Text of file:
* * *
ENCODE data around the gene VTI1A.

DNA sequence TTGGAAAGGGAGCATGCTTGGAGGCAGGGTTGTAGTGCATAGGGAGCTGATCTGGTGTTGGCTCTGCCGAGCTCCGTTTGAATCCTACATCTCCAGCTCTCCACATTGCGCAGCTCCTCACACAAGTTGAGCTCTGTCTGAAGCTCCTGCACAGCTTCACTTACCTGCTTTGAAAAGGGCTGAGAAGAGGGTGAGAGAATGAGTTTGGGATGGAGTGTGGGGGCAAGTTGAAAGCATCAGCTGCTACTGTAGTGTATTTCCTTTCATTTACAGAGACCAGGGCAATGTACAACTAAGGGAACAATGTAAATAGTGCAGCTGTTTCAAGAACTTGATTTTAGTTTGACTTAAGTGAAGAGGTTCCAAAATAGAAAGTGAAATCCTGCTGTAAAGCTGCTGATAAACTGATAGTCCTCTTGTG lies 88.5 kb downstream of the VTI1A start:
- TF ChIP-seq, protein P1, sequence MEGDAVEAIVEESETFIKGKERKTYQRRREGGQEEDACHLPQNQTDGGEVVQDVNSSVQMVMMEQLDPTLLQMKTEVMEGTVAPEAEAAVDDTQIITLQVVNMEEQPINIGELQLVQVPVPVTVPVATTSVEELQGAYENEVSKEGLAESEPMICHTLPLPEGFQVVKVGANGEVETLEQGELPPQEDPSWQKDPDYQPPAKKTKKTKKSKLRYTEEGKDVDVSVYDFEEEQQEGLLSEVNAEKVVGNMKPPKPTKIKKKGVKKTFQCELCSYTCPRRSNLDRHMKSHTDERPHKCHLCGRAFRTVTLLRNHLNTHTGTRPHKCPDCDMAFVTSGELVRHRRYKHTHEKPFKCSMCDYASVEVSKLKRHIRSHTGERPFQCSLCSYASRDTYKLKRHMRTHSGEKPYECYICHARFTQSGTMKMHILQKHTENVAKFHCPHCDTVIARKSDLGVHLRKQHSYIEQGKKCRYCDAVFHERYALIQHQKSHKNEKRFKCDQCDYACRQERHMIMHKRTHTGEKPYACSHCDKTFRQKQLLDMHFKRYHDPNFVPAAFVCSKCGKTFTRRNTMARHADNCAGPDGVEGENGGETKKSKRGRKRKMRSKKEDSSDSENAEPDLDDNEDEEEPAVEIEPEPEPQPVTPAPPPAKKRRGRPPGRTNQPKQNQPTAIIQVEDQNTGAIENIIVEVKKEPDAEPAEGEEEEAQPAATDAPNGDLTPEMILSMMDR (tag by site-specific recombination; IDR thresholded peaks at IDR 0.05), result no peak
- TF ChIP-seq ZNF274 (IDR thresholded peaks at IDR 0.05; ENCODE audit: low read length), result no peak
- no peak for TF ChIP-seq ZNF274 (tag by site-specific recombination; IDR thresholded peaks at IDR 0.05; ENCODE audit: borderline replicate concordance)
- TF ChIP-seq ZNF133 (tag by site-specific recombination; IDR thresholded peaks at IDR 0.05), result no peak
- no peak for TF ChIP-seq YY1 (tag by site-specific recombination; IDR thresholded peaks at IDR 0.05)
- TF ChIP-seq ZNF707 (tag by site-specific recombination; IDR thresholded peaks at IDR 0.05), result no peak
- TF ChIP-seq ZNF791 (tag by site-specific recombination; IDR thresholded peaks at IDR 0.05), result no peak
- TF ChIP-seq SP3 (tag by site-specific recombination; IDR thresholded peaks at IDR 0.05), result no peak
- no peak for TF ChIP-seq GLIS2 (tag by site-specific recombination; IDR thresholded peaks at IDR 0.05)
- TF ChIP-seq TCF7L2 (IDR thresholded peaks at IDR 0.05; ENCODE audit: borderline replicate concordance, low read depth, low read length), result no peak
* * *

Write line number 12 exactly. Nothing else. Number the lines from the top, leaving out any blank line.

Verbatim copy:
- TF ChIP-seq TCF7L2 (IDR thresholded peaks at IDR 0.05; ENCODE audit: borderline replicate concordance, low read depth, low read length), result no peak